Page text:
“In the cir­cum­stance, Brother Ge­orge might have had an am­biva­lent po­si­tion on repa­ra­tions. Such am­biva­lence may also be shared by the group of young Saint Lu­cians who had mi­grated to the so-called ‘Mother Coun­try’ to fur­ther them­selves through the work-and-study model. Per­haps Ge­orge’s de­bat­ing skills, cou­pled with his con­tin­u­ous search for new ideas, has in­flu­enced Pe­ter to open the door­way for or­di­nary folks to view repa­ra­tions from a well thought out, cal­cu­lated and bal­anced as­pect of its var­i­ous com­po­nents. Pe­ter brings out the com­plex com­po­nents of the repa­ra­tions equa­tion with ob­jec­tiv­ity, and the hope that an am­i­ca­ble so­lu­tion will be found to the sat­is­fac­tion of all con­cerned.

“In that re­gard a com­par­a­tive anal­y­sis of Model So­lu­tions to Repa­ra­tions should be un­der­taken. An ar­range­ment like the Is­raeliGer­manic Agree­ment of 1953 to 1963 may be in­struc­tive. Tom Se­geo, the Is­raeli His­to­rian, in his book ‘Sev­enth Mil­lion,’ out­lines the ben­e­fit of Ger­man Repa­ra­tions to Is­rael. It has been re­ported that the GNP of Is­rael tripled dur­ing the ten years of the agree­ment. Also, repa­ra­tions had the in­dis­putable psy­cho­log­i­cal and po­lit­i­cal ben­e­fit to the Is­raeli peo­ple. As­sess­ing the Repa­ra­tions Agree­ment, Is­rael’s Prime Min­is­ter David Ben-Gu­rion said: ‘For the first time in his­tory of re­la­tions be­tween peo­ple, a prece­dent has been cre­ated by which a great State, as a re­sult of moral pres­sure alone, takes upon it­self to pay com­pen­sa­tion to the vic­tims of the gov­ern­ment that pre­ceded it. For the first time in the his­tory of a peo­ple that has been per­se­cuted, op­pressed, plun­dered and de­spoiled for hun­dreds of years in the coun­tries of Europe, a per­se­cu­tor and de­spoiler has been obliged to re­turn part of his spoil and has un­der­taken to make col­lec­tive repa­ra­tion as par­tial com­pen­sa­tion for ma­te­rial losses.’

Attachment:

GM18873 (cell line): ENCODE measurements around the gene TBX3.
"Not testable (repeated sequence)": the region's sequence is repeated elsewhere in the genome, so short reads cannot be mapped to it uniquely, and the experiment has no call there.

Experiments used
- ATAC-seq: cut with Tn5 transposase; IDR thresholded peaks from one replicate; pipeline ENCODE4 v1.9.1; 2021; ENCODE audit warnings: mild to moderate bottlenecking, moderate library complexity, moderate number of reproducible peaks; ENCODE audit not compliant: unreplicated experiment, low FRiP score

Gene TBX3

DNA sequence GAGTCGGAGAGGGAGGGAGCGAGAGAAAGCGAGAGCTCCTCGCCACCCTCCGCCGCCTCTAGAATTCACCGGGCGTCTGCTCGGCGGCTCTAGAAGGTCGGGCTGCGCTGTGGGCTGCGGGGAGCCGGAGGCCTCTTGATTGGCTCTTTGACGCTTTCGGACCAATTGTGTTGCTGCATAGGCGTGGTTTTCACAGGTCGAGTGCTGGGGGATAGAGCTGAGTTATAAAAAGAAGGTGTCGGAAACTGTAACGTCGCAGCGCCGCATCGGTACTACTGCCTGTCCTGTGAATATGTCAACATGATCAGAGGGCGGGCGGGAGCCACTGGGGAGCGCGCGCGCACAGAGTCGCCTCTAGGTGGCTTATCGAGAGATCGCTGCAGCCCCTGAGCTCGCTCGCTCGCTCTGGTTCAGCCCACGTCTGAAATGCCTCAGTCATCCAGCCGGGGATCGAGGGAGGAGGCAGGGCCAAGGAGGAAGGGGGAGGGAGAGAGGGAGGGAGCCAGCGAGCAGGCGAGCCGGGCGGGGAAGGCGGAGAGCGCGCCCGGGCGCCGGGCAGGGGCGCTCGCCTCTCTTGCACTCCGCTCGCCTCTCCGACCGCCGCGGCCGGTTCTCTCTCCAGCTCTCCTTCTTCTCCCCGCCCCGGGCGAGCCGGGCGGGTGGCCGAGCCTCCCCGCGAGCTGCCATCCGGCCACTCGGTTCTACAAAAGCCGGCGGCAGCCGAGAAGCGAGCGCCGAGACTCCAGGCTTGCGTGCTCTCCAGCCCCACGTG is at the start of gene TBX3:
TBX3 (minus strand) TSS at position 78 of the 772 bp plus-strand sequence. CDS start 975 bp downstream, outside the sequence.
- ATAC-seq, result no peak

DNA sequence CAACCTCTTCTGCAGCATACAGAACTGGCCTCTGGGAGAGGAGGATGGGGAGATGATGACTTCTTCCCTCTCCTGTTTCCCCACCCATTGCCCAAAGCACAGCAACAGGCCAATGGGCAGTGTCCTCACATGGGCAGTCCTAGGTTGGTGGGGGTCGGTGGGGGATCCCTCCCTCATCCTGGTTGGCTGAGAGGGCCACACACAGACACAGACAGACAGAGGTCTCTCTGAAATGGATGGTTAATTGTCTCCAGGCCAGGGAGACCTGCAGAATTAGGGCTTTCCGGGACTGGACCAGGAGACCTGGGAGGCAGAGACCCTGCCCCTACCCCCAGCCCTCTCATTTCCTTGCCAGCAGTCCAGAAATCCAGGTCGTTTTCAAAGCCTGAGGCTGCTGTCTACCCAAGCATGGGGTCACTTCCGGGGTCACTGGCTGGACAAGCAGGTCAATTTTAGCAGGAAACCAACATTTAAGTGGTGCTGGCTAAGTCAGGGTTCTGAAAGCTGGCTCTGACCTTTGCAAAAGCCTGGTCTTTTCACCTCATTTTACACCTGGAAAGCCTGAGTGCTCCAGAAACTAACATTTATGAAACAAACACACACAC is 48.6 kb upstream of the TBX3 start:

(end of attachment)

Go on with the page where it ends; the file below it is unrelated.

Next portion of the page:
“For a fur­ther dis­course on the is­sue of repa­ra­tions, per­haps Pe­ter should con­sult our friend and fel­low Sa­mar­ian (past stu­dent of St. Mary’s Col­lege, Saint Lu­cia), Bernard ‘Binky’ Box­ill, Pro­fes­sor of Phi­los­o­phy at the Univer­sity of North Carolina, who has re­searched and writ­ten on ‘Moral­ity of Repa­ra­tions,’ among his many pub­lished works. Box­ill’s re­search may in­di­cate an­other way for­ward on the mat­ter of repa­ra­tions.”

The book Repa­ra­tions Con­fer­ence is a cre­ation of the imag­i­na­tion and I have clearly stated that fact in its writ­ing. I have ded­i­cated it to the peo­ple of African de­scent who were taken against their will from their African home­land, into the so-called new world. Many of their prog­eny are still search­ing for a home in this new place. The book is also ded­i­cated to those who fight against racism, big­otry and in­jus­tice. More in­for­ma­tion will be given on the elec­tronic me­dia and in this news­pa­per about the ex­act date, time and place of the book’s launch­ing.

Mr. Pe­ter Josie has been a reg­u­lar con­trib­u­tor to this news­pa­per for the last two years. He has also pub­lished Shat­tered Dreams and The Shop­ping List.